This is the first of an article series on senior moments abstracted from my book, Preventing Senior Moments: How to Stay Sharp Into Your Nineties and Beyond.
Everyone has said or done something they immediately regretted, like forgetting the name of a granddaughter, misusing a common word, making a bizarre connection between events, or forgetting how to get to a favorite shopping mall. As we age, the number of these occurrences increases. We call them “senior moments,” a phrase described in books and on social media as humorous statements or behaviors said or done by people over 60. But how many of these beliefs are based on facts, and how many on misconceptions?
There are seven myths that, unfortunately, have lent credence to the popular belief senior moments should not be taken seriously—a misunderstanding that shuts the window to understanding how we process information now and preparing for cognitive problems that may predict our future. So here are the seven myths: Senior moments:
1. Are momentary brain glitches confined to seniors
2. Can be lumped together
3. Are solely the result of memory problems
4. Are an inevitable part of aging
5. Should be no more concerning than a good laugh
6. Are just isolated events that do not define who you are
7. Can be eliminated just through motivation
Senior Moments are neither limited to people over 60 nor fleeting.
Yes, they do occur more often in seniors. Still, there is no age starting line.
There are Nine Different Types of Senior Moments.
Although all senior moments have common elements, they differ from each other in significant ways.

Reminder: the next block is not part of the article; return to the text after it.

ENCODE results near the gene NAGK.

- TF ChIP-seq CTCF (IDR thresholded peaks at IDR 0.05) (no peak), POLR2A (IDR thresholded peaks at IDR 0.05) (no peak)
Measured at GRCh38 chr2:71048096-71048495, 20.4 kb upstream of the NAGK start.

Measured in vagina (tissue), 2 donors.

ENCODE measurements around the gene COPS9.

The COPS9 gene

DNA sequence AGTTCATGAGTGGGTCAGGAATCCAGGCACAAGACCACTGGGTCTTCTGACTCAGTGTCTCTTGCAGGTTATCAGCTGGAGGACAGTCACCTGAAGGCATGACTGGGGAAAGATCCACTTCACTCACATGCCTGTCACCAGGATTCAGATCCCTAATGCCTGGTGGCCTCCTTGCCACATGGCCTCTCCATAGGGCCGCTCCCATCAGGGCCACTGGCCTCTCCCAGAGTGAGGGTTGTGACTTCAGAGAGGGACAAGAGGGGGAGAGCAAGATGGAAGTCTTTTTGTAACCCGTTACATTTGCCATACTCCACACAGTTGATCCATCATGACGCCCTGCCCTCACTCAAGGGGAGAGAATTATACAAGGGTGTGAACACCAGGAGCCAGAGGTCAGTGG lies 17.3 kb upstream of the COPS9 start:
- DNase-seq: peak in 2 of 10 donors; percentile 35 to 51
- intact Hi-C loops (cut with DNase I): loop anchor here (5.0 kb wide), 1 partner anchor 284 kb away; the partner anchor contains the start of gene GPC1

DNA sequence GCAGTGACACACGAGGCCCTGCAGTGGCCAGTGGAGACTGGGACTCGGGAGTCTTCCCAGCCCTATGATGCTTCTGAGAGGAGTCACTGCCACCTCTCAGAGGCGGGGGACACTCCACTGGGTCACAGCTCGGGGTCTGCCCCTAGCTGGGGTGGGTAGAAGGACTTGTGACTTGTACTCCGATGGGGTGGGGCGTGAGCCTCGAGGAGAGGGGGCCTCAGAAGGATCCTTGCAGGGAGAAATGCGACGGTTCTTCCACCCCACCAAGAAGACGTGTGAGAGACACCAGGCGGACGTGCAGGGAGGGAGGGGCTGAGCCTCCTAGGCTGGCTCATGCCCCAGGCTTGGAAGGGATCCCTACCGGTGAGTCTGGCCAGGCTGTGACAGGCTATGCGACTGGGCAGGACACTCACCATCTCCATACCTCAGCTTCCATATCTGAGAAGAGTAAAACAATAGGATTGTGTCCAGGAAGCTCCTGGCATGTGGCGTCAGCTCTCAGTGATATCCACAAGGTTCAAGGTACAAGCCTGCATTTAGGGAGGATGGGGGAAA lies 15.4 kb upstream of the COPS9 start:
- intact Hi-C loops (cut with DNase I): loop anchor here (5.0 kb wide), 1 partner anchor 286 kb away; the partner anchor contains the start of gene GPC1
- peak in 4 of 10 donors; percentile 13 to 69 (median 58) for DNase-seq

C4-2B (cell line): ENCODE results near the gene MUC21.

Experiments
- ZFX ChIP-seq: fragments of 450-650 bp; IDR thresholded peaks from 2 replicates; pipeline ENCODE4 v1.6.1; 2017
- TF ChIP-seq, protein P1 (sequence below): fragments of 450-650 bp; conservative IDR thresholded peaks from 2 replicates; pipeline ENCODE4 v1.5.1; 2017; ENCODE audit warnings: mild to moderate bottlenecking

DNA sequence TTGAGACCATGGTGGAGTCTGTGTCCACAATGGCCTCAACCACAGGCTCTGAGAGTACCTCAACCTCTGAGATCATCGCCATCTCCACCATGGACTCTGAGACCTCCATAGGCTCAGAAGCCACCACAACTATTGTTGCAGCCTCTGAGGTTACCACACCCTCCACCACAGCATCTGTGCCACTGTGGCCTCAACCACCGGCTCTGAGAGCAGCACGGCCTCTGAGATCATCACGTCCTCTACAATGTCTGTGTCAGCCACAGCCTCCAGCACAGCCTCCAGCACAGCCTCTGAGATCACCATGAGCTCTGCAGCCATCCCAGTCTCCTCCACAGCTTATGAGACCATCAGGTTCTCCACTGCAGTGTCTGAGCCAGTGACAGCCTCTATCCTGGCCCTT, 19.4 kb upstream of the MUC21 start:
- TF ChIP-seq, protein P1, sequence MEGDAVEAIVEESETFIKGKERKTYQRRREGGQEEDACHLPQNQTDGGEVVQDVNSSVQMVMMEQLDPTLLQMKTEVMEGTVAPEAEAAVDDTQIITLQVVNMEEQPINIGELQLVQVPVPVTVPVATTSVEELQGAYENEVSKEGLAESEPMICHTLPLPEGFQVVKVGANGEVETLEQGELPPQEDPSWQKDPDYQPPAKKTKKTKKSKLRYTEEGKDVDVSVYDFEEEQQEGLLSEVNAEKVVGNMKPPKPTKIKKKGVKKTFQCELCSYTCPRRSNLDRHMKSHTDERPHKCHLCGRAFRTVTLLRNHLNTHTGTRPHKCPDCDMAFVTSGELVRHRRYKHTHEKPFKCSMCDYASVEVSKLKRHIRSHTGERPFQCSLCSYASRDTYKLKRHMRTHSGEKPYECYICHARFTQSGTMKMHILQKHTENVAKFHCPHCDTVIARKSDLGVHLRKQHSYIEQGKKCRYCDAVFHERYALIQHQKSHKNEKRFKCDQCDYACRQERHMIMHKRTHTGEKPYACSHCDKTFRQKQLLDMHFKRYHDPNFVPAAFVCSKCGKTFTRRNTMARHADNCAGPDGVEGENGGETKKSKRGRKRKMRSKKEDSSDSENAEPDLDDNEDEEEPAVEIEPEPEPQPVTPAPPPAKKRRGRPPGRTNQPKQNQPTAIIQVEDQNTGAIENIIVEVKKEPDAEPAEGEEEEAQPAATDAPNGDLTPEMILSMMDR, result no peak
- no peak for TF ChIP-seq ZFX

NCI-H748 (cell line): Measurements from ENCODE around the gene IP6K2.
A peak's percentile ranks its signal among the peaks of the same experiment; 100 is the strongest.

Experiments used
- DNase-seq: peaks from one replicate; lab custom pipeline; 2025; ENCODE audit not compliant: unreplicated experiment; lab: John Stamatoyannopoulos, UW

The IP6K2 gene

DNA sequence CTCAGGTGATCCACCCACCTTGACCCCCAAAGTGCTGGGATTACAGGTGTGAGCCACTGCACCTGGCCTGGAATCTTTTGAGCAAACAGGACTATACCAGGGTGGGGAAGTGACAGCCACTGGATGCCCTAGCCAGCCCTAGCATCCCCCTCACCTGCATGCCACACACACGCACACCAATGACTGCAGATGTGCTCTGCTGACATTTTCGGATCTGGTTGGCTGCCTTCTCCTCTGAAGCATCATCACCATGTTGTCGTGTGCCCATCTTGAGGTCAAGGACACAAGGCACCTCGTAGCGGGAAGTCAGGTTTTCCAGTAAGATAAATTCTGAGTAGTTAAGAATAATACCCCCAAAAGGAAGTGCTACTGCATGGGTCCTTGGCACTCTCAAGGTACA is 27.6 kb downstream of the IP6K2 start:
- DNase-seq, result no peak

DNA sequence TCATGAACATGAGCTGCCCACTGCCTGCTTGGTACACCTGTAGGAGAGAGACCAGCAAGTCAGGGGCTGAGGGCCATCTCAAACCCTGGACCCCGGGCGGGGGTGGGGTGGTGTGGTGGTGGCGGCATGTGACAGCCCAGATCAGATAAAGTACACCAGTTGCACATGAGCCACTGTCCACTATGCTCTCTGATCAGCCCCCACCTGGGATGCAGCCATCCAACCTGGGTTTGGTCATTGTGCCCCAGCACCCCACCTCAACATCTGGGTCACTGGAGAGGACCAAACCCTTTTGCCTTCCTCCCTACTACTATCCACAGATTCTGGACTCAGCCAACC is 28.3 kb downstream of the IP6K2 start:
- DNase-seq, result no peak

Memory is only one causative element of senior moments.
Although a faulty memory is often pointed to as the cause of a senior moment, if it is a memory problem, the type of memory needs to be identified (there are four types), and not all types of senior moments are caused by faulty memory.
Senior Moments Are Not Necessarily Tied to Aging.
Although senior moments tend to be more prevalent as we age, there isn’t an “inevitability” connection.
Some Senior Moments May be Humorous, But Most Aren’t.
Standup comics may find enough humor in someone else’s senior moment to base a routine on it. But there is no humor for the person who cannot remember the zip code for a house he has lived in for 40 years.
All Senior Moments have causations.
Senior moments do not just rise out of “nothing.” They are the result of various factors coming together.
Being Motivated to Eliminate a Senior Moment is not Sufficient to Prevent It.
Motivation is rarely enough to change any behavior and is wholly inadequate for stopping a behavior that is based on neurology.
We live in an age where it is easier to accept myths rather than search for facts. This may lead only to heated discussions in politics, but it can hide incredibly important insights for understanding how we process information. In Senior Moments 2: Nine Types of Senior Moments, you’ll learn why it is important to determine which type of senior moment you are experiencing. To be notified when the article is published, please join my mailing list.